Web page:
Source: The Ozaukee Press
Oct. 1, 2014
The Port Washington Common Council will be asked next week to consider acquiring the city’s landmark Art Deco lighthouse from the Coast Guard.
Mayor Tom Mlada said Monday that the Coast Guard is expected to begin the process of divesting itself of the lighthouse early next year and the city needs to be ready when that happens.
“My 10 cents is that, when the General Services Administration does come along and offer it to us, we take them up on it,” Mlada said.
“It’s iconic. It’s one of those things you identify with Port Washington. And, in theory, if you pass on it and a private individual were to buy it, you would have no real say in what happens to it.”
The lighthouse, which was built in 1935 for $38,000, consists of a metal Art Deco tower that rests on a 20-foot-square cement base that has large arches on each of its faces so it doesn’t obstruct the view of mariners using the harbor.
It was built at the end of the north breakwater, which the city and the Army Corps of Engineers is in the process of repairing.
Since it was built, the distinctive lighthouse has been a symbol of Port Washington, used on everything from the city’s logo to postcards.
A trip to the breakwater and lighthouse is part of the tourist experience in Port Washington, and images of the lighthouse are captured by hundreds of photographers each year.
But the Coast Guard is in the process of divesting itself of the historic lighthouses it owns, listing about 10 of the structures for acquisition each year.
“We can’t afford to maintain them anymore,” said Laurette Tully, a realty specialist for the Coast Guard.
But while the Coast Guard may be divesting itself of lighthouses, that doesn’t mean they will cease to serve a navigational function.
“We would maintain the light. The new owner would maintain the lighthouse,” Tully said. “We only need the light bulb inside of them.”
The Port lighthouse is expected to be on the list of structures declared excess soon, probably in 2016, Tully said.
The Coast Guard will likely write up a report to start the process next year, turning the lighthouse over to the General Services Administration for divestment when the report is completed, she said. That process typically takes a year, she added.
The GSA is in charge of filing notices that historic lighthouses are available for acquisition, offering them first to federal agencies, state and local governments, nonprofit corporations, educational agencies and community development organizations at no cost.
But if no one steps forward to acquire them, the agency may sell them at auction.
Mlada said he called the Coast Guard to inquire abut the status of the Port lighthouse after talking to officials from Manitowoc who passed on the opportunity to acquire its lighthouse when it was divested in 2009.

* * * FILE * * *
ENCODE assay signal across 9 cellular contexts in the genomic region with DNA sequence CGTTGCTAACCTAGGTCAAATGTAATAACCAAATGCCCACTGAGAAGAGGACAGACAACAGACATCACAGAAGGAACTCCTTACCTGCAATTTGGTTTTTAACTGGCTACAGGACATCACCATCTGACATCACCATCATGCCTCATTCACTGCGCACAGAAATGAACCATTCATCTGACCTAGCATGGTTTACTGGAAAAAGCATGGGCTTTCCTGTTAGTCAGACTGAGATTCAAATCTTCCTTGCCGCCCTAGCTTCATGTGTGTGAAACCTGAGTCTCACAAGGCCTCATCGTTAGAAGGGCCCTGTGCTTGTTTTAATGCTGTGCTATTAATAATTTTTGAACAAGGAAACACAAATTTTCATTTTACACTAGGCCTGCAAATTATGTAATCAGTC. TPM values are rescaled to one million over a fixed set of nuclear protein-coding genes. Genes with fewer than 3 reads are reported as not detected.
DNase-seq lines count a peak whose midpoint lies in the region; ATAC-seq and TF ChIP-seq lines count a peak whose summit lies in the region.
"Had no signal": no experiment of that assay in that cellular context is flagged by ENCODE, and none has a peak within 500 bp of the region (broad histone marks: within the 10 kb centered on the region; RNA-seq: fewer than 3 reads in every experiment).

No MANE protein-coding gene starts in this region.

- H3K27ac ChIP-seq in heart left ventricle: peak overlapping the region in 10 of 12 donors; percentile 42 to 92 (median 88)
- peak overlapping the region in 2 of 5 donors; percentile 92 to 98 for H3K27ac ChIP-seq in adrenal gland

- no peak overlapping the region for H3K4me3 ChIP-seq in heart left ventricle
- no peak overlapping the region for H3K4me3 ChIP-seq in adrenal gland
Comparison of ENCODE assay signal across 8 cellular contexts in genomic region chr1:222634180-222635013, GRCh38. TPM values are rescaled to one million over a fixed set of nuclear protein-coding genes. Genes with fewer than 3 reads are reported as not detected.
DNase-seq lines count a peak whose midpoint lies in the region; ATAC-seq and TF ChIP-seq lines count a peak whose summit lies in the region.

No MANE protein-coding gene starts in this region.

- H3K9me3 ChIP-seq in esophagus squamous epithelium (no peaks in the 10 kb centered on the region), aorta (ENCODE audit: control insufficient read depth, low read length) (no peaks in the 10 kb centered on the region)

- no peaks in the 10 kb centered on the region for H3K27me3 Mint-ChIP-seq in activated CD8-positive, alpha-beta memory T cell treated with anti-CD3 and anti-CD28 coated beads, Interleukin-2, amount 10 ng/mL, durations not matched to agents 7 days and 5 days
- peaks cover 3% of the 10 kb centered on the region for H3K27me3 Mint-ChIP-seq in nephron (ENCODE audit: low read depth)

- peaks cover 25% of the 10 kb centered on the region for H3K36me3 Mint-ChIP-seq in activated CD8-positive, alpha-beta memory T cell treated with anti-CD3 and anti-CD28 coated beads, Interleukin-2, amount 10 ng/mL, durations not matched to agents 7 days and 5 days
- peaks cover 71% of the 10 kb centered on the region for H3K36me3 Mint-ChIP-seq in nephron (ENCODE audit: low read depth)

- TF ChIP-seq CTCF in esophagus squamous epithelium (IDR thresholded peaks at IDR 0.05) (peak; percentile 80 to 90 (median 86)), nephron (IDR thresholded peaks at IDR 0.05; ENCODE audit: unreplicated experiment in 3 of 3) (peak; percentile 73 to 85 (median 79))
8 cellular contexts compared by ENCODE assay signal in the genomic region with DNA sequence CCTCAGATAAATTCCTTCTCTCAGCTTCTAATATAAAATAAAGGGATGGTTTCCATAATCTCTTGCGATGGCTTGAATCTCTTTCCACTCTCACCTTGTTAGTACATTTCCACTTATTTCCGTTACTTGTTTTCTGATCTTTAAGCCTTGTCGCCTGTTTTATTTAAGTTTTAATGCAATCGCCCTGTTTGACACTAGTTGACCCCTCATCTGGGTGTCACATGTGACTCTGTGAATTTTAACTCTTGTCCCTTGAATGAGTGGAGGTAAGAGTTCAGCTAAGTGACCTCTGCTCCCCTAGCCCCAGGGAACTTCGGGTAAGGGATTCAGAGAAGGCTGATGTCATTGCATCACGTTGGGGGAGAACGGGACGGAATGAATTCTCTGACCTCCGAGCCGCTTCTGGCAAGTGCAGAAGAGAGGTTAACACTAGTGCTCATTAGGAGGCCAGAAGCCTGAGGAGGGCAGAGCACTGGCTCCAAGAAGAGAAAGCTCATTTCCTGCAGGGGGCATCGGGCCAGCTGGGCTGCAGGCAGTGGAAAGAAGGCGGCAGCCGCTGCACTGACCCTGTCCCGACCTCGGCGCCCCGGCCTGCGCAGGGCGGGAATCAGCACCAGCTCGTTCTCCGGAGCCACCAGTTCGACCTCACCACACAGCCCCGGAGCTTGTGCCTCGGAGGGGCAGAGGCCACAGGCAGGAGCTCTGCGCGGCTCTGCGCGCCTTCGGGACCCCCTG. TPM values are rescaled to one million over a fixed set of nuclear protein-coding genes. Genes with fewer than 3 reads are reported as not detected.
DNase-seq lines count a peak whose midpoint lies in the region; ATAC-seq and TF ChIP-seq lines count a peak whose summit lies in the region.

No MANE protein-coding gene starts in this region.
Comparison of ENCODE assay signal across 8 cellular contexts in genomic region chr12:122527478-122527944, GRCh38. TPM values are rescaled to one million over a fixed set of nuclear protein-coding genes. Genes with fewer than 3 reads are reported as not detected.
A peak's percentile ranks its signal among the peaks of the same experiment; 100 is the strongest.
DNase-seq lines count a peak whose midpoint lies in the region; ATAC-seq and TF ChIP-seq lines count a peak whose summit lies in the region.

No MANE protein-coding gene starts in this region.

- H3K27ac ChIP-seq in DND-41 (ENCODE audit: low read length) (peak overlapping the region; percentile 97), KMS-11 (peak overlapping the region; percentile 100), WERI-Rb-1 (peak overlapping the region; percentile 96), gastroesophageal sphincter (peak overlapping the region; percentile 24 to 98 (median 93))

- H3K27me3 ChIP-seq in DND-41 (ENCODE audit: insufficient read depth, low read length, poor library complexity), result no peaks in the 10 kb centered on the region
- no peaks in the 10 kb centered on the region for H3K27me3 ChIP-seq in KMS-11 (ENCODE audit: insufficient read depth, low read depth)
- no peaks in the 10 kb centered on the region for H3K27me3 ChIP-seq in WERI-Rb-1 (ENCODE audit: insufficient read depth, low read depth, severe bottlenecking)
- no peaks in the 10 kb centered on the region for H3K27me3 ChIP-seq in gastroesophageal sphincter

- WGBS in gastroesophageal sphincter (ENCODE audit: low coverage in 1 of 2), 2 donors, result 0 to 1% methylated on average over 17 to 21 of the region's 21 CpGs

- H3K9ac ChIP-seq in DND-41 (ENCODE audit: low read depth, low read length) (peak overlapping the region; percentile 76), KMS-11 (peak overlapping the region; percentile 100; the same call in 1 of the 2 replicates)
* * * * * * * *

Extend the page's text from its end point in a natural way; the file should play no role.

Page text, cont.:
An investor from New York later obtained Manitowoc’s lighthouse and committed $30,000 to repair and restore it, he said.
Mlada said he was surprised to discover Port’s lighthouse would likely be on the block in the coming year, adding that the city needs to move quickly to be prepared when the lighthouse is listed for acquisition.
“This is a community asset, even though it’s not our asset per se,” he said.
Mlada said he is working to obtain a condition report for the lighthouse from the Coast Guard and will check to see if some of the work, such as repairing the broken portholes, could be done by the Coast Guard now to prevent further deterioration.
“I think we’re going to need to get a better idea of the cost we would be facing,” he said. “Certainly it needs love. It needs paint. The portholes are all broken. We don’t know if the foghorn works.”
In addition, he said, there have been numerous suggestions through the years on ways to enhance the lighthouse, including uplighting the structure.
As part of the application to acquire the lighthouse, Mlada said, the city needs to create a plan of action that would include a commitment to maintain the structure.
“The city doesn’t have the ability to budget $50,000 for repairs,” he said.
The city can seek grants for the repairs, much as it is seeking grants for the breakwater repairs, he said, but community groups and residents in general will also likely be tapped.
“I certainly see it as having great potential to partner,” Mlada said.
The lighthouse work could be seen as the final phase to the breakwater repair project the city has embarked on, he added.
“You really can’t separate one of these from the other,” he said.
Mary Jo Joyce, president of the Great Lakes Safe Harbor Preservation Foundation, which was formed last year to help finance repairs to the breakwater, said the organization is currently reconsidering its mission in light of the city’s success in fixing the structure.
The group may refocus on a goal like the lighthouse or choose to disband, she said.
Mlada said he is confident the community will stand behind the lighthouse effort.
“Unless the amount is exorbitant, I think the bottom line is there is enough interest in this beloved community asset to get this done,” he said.
“At the end of the day, it’s about preserving a piece of Port Washington for future generations.”